Thursday, June 25, 2009

Drawing on Canvas 202: A Mexican Tile

I'm a day late posting this, as I had a computer disasater requiring my son and son-in-law's attention, as I am a dummy on this machine. (I had to threaten total meltdown/running away to Florida to get their immediate attention). Anyway, I have this showing, with complete explanation and some other tiles also, on the other blog, Possibilities, Etc.!

I have only stitch drawn the parts of it that I feel necessary, both for symmetry and for matching up where the tiles meet to form the bigger pattern. It is, after all, a totally handpainted ceramic, and making the entire piece stitch painted would make it to nearly "perfect."

The individual tile itself is 4 1/2" square, but I like to add two threads between the tiles to resemble grout. Also, drawing 3 threads around the entire piece looks rather nice, which adds to the dimension for a total of about 5" for one tile. When you cut canvas, be sure to have enough room for margins for whatever format you want to use.

The easiest way to begin is in the lower right corner. Where you see the arrow, I counted up 27 diagonal stitches, marking them in blue so you can see. You can dot these marks out later with white acrylic paint so they won't show through when stitching a white background.

On the 28th stitch make the first dot for the dividing element. Again, the arrows point to significant features. You can pretty well just follow the dots to start the drawing. Blue is used again to show how many spaces to leave between the corners of the element. (6) At the arrow at the top right, you can see where, if you have counted and dotted correctly, the last dot should match up with the side of the tile you started with.

BE SURE to have a little bottle of white acrylic paint handy - one does make mistakes, especially when trying to do this at night and tired. I ruined two canvases before I got it right. If it were just for me, I would just dot out the mistakes in white, but it showed too much to use it here.

The next illustration is showing ending the count correctly at the top, where you can then go ahead and draw the entire square - as I did at the lower left. I thought I could do this count in reverse after stitch counting the first half, but kept going the wrong way and making a mess - so I finally had to just make a mirror image copy to work from. You can work from this one without having to do that.

The flowers are stitch drawn, as is the element you see at the top left because these need to be on the same thread in order to match up when the tiles are side by side on the canvas - no matter what format you use to "set" them. It just looks nicer for needlepoint.

The completed drawing on canvas has orange on it, (The Sharpie ultra-fine Paint Pen) to show me, if I decide to stitch this one, where the orange is. The other parts of the tile are flat color. I rarely paint anything I'm going to stitch myself.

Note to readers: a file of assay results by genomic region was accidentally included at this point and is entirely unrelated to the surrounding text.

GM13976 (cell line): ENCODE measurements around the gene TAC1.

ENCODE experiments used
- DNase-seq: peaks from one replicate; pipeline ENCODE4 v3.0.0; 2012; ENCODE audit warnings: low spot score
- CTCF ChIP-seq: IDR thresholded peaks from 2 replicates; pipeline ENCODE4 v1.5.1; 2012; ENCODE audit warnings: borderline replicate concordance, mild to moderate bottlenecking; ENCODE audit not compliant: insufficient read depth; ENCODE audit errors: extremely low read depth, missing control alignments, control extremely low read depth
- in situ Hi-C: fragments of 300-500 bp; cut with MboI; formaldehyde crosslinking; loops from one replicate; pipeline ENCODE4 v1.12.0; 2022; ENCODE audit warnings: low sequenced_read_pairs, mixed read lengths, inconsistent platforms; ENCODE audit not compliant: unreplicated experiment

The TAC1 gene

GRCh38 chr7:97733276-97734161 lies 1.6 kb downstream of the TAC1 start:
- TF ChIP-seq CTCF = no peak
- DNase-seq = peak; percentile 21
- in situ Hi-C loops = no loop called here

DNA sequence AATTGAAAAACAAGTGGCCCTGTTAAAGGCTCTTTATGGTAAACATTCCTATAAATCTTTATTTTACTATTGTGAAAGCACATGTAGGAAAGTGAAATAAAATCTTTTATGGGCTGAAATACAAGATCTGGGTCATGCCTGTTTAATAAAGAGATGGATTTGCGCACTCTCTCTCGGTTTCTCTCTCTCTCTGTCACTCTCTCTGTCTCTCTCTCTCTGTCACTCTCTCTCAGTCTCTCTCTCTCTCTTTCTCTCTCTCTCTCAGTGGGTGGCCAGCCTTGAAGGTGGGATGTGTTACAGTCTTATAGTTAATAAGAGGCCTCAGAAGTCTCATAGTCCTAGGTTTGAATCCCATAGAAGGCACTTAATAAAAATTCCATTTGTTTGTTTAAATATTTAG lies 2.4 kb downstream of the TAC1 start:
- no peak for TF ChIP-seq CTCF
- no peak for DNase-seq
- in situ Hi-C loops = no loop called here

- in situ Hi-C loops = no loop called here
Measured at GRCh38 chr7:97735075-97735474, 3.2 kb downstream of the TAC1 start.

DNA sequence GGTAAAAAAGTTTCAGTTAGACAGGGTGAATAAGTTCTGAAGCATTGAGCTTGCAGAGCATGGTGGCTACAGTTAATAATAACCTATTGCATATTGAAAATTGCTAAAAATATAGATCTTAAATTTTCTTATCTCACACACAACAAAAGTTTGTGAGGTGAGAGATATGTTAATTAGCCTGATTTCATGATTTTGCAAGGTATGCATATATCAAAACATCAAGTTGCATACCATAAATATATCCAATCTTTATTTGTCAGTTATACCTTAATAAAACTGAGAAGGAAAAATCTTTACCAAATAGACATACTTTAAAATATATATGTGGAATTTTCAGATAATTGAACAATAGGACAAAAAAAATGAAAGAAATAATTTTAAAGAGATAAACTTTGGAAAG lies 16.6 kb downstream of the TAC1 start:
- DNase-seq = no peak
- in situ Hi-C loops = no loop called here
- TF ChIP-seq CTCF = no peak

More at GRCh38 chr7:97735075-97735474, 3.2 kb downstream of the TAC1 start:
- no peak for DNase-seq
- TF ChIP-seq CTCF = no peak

This tracing (on tracing paper) looks a little rough, as I did it directly from the canvas.

You might need to go over it with a black felt tip pen to make it easier to see through your canvas when you're ready to draw it. Just count the design parts that need to be done first, and then trace the leaves and the yellow flower from the picture.

Enjoy! and maybe with a bit of confidence and know-how now you can design your own tiles. There are detailed instructions for drawing on canvas (canvas preparation) on this blog - so do refer to them if you need to.

Friday, June 12, 2009

More "Jeweled Critters": Bees!!

I don't have the stitched models I did of these - they were on black canvas, and quite "jeweled" and glittery. I don't remember what I did with them or where they are, as it's been a number of years ago that the antique jewelry binge occurred with my needlepoint.

This little bee is 2 1/4" high x 2 7/8" from wing tip to wing tip on 18 mesh canvas. I do remember that I used Renaissance Shimmer and Sprinkles for the colored jewels and the enamel on the body.

The gold and silver were done with Kreinik #12 braid in the HL finish. The wings were stitched with something kind of iridescent, in white, but I don't remember what it was. Of course, any color jewels could be done, according to the stitcher's taste.

The chart for this one is simple - and remember, it's not any more difficult to count the little dots and put them onto canvas than doing counted X-stitch. I drew this in color to make it easier to see (and actually less confusing for me.

The second bee is a bit more complicated - apparently, because I miscounted several times, and had to dot out mistakes with white acrylic paint and the end of a paint brush.

The entire body where the jewels are, was done with "bump" stitches - Smyrna cross and Leviathan on the big red ruby on the abdomen. Incidentally, I am aware of proper insect anatomy, but used the antique pieces as they were - the first bee, I will pretend, has the second set of legs under the wings. The second one is a mutant, with the legs coming out from the lower abdomen. Oh well - for the sake of art........

As I had a bit of trouble marking the canvas for the chart, I am showing it in stages to make it easier.